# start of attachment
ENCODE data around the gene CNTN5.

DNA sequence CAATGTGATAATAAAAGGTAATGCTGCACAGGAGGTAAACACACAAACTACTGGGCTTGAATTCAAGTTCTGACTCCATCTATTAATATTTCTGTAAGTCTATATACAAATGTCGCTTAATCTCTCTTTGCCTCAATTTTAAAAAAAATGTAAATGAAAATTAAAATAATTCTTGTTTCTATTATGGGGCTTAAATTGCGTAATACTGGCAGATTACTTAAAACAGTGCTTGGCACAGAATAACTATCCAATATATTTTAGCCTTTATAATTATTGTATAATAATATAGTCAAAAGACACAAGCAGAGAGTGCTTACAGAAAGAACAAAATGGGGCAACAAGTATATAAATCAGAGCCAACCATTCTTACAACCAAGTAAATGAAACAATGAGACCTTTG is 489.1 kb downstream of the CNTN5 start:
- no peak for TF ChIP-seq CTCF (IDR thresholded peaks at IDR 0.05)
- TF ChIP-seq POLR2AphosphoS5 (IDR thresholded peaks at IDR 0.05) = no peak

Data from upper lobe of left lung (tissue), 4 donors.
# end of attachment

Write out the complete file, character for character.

ENCODE data around the gene CNTN5.

DNA sequence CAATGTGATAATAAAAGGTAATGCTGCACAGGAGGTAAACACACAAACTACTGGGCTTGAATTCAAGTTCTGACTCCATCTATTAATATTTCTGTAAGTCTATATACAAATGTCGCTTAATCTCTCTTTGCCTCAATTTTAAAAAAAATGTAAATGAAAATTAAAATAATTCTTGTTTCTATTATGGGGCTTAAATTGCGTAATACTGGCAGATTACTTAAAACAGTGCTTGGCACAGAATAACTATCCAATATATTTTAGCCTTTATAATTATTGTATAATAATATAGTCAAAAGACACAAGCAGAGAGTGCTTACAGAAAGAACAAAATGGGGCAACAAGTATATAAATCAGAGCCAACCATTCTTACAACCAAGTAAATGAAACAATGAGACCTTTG is 489.1 kb downstream of the CNTN5 start:
- no peak for TF ChIP-seq CTCF (IDR thresholded peaks at IDR 0.05)
- TF ChIP-seq POLR2AphosphoS5 (IDR thresholded peaks at IDR 0.05) = no peak

Data from upper lobe of left lung (tissue), 4 donors.